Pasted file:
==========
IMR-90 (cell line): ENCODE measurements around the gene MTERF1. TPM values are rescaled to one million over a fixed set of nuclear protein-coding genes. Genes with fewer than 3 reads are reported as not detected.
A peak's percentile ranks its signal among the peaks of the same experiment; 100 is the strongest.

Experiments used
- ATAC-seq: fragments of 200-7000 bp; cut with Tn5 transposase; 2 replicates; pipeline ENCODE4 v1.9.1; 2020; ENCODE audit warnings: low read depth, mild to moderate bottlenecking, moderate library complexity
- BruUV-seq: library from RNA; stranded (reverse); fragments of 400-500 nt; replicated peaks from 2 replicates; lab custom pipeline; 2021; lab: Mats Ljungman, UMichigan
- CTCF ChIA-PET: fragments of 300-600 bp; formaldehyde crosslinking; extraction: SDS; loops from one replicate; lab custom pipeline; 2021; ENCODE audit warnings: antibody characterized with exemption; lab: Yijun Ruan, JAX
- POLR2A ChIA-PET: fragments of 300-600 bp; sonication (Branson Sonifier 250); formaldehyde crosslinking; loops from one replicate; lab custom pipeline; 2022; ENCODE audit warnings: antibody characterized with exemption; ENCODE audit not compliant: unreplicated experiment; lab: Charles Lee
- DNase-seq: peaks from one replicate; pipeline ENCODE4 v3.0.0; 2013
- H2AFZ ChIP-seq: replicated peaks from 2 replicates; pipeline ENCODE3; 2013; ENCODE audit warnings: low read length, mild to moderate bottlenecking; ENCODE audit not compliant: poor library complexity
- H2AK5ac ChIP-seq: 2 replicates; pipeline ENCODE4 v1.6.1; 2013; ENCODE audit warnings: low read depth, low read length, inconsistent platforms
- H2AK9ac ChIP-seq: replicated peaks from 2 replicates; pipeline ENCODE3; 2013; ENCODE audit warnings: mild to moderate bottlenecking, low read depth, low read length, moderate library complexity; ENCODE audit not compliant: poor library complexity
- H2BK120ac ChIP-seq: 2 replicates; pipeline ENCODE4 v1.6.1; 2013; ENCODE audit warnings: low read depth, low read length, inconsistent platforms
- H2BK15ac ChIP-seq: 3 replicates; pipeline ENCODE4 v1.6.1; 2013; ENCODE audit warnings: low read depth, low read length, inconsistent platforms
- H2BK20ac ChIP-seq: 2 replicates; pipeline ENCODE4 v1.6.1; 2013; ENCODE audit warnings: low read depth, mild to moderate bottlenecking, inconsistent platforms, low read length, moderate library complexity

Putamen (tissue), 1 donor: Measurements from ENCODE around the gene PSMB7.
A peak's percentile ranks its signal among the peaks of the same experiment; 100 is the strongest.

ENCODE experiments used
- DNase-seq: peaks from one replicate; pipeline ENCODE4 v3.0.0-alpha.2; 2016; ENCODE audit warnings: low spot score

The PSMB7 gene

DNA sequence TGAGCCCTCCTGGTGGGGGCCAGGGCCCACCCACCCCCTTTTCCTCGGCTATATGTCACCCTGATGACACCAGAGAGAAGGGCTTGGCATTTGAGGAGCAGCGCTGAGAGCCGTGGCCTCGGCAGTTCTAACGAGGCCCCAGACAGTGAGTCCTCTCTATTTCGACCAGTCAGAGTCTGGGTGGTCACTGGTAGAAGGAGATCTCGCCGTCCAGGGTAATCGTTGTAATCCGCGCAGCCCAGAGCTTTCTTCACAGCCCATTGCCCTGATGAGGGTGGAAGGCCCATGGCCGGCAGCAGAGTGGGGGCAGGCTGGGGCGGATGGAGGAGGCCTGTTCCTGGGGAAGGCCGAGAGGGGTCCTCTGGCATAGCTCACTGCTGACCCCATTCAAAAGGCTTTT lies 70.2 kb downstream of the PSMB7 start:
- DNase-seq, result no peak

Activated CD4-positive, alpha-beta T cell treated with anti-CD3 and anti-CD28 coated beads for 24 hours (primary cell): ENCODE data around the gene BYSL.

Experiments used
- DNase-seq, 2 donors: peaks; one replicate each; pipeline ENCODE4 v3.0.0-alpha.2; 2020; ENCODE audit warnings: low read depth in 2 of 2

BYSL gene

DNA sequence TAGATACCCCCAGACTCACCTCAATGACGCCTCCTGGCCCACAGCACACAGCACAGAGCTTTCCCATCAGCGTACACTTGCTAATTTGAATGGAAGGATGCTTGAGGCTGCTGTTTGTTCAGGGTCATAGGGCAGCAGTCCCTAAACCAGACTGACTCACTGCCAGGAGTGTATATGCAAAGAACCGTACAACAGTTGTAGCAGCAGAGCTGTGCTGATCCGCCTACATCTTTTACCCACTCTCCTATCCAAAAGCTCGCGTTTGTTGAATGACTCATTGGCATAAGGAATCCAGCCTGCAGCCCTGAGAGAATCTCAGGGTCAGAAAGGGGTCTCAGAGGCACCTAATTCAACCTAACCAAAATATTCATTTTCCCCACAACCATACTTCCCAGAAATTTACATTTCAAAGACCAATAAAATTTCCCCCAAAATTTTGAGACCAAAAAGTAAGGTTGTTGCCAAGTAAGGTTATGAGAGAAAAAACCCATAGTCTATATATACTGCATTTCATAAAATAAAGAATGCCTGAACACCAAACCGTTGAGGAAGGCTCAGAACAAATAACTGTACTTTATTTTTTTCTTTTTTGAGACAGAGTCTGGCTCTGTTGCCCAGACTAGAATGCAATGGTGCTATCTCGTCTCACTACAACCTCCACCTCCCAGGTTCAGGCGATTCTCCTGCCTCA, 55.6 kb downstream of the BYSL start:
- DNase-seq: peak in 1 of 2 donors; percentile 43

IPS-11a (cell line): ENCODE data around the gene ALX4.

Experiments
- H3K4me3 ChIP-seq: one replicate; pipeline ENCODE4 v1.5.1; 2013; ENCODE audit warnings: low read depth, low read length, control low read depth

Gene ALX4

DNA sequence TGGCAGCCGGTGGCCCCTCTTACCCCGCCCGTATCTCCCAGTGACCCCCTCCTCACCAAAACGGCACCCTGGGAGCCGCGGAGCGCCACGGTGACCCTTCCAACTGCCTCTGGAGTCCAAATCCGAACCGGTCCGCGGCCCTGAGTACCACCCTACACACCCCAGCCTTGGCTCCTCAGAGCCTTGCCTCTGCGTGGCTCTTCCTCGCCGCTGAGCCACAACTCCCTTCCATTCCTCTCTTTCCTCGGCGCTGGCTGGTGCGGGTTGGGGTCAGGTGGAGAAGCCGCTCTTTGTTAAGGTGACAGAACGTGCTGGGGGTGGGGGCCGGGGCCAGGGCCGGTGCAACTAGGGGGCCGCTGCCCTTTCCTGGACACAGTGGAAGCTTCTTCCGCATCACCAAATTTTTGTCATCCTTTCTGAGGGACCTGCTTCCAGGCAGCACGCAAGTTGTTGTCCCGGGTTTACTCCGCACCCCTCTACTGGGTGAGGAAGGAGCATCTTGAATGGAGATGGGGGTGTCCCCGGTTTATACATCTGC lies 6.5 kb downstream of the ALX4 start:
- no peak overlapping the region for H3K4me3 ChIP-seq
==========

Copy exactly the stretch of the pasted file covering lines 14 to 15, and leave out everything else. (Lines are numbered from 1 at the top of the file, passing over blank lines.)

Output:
- H2BK20ac ChIP-seq: 2 replicates; pipeline ENCODE4 v1.6.1; 2013; ENCODE audit warnings: low read depth, mild to moderate bottlenecking, inconsistent platforms, low read length, moderate library complexity

Putamen (tissue), 1 donor: Measurements from ENCODE around the gene PSMB7.